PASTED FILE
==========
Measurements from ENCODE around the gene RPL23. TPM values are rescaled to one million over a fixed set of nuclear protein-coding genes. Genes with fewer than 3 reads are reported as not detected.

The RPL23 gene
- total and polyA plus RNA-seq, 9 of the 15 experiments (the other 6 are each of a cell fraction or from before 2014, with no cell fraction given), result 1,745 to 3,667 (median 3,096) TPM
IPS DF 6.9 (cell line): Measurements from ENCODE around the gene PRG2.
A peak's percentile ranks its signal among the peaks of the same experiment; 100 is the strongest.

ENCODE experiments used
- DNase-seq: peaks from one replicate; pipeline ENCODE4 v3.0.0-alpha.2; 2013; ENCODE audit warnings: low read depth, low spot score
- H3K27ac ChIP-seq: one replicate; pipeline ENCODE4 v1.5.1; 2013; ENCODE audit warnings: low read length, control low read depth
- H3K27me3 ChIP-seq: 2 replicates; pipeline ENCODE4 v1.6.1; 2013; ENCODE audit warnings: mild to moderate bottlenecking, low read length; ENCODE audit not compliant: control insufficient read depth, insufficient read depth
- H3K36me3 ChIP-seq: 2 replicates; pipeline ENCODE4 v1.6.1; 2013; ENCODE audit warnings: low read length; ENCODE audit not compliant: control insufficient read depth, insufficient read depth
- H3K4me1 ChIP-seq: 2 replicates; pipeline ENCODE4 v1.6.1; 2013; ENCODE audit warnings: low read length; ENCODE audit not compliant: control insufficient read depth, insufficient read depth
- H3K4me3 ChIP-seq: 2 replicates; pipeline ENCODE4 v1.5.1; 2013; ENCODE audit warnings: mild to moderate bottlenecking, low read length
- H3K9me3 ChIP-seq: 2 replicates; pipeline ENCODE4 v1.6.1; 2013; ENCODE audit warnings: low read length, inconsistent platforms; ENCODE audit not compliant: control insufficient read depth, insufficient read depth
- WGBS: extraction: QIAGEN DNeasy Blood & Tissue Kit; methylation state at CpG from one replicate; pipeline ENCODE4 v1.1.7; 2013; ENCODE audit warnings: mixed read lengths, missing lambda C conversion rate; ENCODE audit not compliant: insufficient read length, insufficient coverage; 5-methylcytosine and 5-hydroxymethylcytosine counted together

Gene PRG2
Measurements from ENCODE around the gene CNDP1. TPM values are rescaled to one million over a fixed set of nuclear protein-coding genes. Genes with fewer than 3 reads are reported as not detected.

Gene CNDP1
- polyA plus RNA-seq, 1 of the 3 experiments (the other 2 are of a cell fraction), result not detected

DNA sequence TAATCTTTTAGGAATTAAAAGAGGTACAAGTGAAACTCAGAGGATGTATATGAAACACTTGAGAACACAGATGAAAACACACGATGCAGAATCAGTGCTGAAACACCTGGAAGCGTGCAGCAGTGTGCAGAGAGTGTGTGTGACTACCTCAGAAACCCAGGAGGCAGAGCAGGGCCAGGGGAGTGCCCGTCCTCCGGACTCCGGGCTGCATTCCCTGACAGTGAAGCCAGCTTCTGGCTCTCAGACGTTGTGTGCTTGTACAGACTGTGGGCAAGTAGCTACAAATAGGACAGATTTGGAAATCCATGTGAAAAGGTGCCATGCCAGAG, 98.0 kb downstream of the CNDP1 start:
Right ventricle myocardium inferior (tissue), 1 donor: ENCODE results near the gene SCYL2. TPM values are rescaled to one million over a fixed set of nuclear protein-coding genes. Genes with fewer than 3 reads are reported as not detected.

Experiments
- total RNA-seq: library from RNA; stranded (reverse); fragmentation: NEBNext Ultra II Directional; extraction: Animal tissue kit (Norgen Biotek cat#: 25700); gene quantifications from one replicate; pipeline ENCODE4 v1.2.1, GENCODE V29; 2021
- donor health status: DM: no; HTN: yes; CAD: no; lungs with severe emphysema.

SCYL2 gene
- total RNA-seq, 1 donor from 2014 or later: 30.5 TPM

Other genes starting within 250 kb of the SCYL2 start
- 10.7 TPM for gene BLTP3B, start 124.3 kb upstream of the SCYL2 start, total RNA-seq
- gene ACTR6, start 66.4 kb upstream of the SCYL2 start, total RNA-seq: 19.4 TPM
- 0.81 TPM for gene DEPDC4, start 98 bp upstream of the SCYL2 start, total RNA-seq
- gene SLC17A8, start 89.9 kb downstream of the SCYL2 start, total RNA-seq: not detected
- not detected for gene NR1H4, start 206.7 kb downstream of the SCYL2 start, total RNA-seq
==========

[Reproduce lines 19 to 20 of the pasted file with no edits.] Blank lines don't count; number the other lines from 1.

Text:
DNA sequence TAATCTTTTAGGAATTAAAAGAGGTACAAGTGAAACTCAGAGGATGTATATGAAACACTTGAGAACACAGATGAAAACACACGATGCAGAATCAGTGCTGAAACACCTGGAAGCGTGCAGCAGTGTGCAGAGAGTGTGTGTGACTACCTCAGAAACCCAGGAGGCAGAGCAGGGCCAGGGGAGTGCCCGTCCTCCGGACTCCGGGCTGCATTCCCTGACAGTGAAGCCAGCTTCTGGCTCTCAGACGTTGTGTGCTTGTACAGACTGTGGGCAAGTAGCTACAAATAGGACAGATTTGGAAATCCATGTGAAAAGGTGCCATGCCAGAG, 98.0 kb downstream of the CNDP1 start:
Right ventricle myocardium inferior (tissue), 1 donor: ENCODE results near the gene SCYL2. TPM values are rescaled to one million over a fixed set of nuclear protein-coding genes. Genes with fewer than 3 reads are reported as not detected.